cover image Pemberley


Emma Tennant, Jane Austen. St. Martin's Press, $19.95 (184pp) ISBN 978-0-312-10793-2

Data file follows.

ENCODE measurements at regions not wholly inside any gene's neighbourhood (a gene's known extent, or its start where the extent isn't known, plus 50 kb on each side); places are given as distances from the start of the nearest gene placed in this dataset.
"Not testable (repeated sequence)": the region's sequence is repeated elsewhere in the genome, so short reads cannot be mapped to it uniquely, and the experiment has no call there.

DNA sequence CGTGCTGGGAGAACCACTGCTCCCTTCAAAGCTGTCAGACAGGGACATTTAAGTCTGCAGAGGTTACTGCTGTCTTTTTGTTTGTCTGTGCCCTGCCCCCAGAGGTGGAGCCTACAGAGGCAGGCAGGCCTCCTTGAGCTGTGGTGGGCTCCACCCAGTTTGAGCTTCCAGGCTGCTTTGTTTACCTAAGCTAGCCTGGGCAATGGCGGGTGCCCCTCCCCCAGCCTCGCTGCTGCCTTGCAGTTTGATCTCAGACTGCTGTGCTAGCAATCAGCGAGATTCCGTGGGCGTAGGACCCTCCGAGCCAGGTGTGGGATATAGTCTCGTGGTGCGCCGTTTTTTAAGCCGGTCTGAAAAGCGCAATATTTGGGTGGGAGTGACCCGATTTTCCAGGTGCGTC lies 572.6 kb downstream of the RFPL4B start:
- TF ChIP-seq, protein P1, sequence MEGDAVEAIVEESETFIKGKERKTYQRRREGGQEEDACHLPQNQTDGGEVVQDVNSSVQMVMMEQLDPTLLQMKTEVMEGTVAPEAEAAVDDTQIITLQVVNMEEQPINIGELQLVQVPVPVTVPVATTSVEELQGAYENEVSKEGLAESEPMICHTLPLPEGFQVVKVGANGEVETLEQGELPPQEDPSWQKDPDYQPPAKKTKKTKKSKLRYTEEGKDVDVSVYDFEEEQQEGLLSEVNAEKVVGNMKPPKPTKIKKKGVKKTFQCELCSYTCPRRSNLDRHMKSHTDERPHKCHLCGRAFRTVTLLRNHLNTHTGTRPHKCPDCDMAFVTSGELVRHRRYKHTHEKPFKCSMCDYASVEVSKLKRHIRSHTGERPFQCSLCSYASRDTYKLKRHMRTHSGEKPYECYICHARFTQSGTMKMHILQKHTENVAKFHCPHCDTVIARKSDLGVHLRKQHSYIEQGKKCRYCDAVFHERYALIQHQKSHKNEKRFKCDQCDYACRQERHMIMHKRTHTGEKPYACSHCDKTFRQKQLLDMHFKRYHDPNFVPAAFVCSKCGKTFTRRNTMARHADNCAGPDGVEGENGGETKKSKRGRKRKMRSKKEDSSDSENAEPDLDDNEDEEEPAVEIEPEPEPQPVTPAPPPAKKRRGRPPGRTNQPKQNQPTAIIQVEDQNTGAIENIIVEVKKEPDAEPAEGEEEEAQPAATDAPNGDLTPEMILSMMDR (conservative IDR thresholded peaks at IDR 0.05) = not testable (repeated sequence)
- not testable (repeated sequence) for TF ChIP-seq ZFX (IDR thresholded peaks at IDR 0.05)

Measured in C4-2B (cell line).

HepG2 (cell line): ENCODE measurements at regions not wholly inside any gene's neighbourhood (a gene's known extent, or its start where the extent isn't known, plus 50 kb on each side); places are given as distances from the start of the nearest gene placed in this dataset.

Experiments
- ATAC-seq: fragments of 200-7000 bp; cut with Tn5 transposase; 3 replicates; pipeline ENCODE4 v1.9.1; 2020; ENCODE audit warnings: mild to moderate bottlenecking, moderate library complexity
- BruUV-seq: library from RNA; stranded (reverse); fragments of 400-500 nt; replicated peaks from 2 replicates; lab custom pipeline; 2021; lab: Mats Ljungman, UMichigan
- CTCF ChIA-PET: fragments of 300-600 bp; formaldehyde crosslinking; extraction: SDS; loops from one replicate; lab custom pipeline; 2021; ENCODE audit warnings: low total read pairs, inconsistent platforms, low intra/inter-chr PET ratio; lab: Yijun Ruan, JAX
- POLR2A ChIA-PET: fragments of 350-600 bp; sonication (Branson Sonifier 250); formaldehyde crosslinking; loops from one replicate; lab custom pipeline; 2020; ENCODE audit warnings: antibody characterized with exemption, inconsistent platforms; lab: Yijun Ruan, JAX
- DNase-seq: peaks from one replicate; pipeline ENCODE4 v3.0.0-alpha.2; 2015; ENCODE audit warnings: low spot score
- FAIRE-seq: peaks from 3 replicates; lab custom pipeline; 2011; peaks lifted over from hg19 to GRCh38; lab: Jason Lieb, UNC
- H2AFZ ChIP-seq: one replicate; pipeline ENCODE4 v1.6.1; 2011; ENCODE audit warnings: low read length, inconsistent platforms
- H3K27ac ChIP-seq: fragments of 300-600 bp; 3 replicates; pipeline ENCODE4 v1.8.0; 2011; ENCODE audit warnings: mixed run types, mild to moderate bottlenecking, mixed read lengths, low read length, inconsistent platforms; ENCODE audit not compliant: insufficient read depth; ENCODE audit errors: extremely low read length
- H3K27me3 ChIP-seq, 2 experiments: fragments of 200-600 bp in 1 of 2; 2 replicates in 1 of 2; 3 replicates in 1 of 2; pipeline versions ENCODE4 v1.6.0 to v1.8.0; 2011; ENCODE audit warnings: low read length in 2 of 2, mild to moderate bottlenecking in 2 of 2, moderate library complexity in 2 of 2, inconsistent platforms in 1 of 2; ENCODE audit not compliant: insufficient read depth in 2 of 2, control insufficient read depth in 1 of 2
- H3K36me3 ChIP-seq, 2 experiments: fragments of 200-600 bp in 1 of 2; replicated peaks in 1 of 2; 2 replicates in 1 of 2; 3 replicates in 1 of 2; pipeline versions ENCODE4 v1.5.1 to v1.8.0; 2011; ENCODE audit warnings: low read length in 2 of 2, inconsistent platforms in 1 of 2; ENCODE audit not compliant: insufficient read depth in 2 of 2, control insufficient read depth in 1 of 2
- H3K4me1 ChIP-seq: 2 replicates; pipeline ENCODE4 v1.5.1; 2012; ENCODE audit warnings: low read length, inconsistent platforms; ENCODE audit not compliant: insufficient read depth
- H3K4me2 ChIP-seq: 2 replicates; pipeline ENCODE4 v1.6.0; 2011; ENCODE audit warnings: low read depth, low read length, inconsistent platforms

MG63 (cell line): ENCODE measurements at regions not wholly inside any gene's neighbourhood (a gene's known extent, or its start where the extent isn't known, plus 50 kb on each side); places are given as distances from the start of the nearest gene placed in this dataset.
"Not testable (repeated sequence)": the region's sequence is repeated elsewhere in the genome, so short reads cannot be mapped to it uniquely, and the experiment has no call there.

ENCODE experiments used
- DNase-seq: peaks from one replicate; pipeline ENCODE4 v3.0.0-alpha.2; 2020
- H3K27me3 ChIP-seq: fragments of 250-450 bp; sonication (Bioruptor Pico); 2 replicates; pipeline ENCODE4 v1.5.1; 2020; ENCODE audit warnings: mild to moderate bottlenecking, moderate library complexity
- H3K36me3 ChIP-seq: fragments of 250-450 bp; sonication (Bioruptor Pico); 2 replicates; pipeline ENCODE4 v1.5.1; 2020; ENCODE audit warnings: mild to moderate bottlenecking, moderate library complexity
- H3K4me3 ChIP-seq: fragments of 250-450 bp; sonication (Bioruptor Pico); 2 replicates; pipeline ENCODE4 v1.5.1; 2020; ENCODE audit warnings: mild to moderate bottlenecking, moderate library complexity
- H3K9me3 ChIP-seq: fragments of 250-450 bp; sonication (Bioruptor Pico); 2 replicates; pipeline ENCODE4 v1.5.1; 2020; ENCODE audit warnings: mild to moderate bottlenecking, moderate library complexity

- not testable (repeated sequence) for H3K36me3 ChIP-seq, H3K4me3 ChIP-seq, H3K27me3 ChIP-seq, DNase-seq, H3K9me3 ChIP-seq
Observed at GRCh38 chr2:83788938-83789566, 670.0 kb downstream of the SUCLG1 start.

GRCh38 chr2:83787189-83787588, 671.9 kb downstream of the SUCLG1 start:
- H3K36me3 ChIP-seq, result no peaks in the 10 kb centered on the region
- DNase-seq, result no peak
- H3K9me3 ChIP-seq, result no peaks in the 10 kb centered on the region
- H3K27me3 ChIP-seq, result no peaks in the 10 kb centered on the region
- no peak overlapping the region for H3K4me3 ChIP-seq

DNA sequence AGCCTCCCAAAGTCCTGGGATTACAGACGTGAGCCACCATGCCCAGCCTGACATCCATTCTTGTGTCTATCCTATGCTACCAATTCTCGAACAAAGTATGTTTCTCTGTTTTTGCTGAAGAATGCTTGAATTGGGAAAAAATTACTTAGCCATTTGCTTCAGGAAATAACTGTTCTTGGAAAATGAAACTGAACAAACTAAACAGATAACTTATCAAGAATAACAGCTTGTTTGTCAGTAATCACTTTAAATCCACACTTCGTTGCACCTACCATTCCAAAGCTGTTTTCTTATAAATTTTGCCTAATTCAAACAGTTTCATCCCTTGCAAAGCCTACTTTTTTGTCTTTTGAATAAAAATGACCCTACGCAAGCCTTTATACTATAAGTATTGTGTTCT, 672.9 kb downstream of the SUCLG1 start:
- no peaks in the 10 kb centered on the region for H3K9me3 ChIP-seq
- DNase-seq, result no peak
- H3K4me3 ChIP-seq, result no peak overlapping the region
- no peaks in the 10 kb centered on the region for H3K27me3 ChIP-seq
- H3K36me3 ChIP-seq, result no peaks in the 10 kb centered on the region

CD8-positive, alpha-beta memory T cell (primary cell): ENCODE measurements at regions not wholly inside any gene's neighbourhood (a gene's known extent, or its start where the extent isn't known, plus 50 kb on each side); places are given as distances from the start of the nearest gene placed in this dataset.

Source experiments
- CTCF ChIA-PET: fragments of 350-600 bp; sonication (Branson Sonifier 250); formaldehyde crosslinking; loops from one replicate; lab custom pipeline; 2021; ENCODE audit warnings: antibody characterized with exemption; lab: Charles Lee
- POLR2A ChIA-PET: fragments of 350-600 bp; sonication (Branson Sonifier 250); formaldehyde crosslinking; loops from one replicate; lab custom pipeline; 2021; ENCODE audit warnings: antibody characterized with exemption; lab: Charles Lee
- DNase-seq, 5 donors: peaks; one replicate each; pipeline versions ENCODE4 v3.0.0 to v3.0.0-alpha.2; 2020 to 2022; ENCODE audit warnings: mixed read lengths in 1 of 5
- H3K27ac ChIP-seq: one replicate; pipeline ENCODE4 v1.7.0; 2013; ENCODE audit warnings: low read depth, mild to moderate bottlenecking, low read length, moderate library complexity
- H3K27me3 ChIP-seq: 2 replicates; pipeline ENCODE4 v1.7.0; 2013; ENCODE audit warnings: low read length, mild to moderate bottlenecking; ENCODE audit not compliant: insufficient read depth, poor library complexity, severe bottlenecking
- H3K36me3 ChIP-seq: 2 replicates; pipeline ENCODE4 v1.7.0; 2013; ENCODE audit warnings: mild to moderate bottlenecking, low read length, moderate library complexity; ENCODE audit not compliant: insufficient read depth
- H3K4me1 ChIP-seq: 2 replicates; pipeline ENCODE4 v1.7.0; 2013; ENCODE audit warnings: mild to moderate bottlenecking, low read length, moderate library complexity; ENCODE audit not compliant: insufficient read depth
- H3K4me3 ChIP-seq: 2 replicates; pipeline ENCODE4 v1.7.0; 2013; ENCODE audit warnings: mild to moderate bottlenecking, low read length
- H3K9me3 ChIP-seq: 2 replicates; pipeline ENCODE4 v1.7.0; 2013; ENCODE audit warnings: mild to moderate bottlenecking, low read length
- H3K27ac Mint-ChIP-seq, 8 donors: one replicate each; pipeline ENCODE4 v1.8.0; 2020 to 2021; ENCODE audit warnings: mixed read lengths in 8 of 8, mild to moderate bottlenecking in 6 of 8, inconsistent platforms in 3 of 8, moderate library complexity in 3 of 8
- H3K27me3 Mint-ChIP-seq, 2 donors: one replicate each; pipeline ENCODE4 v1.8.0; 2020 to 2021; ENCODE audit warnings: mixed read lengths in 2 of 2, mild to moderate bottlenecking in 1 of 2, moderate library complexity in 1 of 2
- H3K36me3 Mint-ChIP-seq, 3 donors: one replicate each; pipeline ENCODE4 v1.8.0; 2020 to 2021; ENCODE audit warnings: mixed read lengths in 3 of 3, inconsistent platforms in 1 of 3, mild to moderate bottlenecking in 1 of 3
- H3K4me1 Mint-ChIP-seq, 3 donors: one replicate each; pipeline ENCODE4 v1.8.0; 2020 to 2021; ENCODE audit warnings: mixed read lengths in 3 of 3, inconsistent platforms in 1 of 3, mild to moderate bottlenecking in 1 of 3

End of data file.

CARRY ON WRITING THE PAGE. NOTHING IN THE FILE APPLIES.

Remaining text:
Although it's more thoughtfully conceived than Julia Barrett's Presumption (reviewed below), Tennant's ( The Adventures of Robina ) continuation of the Austen classic only faintly rewards the reader. Unlike Barrett, Tennant makes a strong case for her endeavor. A preface demonstrates that Austen continued to think about the heroines of Pride and Prejudice long after the work's completion; from there it's easy to become interested in the dilemma proposed by Tennant: if Darcy and Elizabeth are to live happily ever after, how on earth are they to cope with their respective in-laws? The fatuous Mrs. Bennet, the supremely condescending Lady Catherine de Bourgh, the silly Lydia and her odious husband, Wickham, and the rest of the extended family convene for a Christmas at Pemberley, the Darcy estate. Fidelity to Austen is not strict--e.g., the ``real'' Jane and Elizabeth are wed on the same day, but Tennant's Elizabeth has been married about a year when Jane gives birth to her second child. Tennant does draw forth some comedy, but it dissipates quickly into soap opera. Elizabeth's high spirits are rendered as foolishness, with the heroine leaping to melodramatic assumptions about Darcy (she believes him in love with a dead mistress who has given birth to Darcy's son). The tone, moreover, is low--what would Austen have said of a Mrs. Bennet who talks of douches at the dinner table, or of a suitor who converses of chamberpots? (Nov.)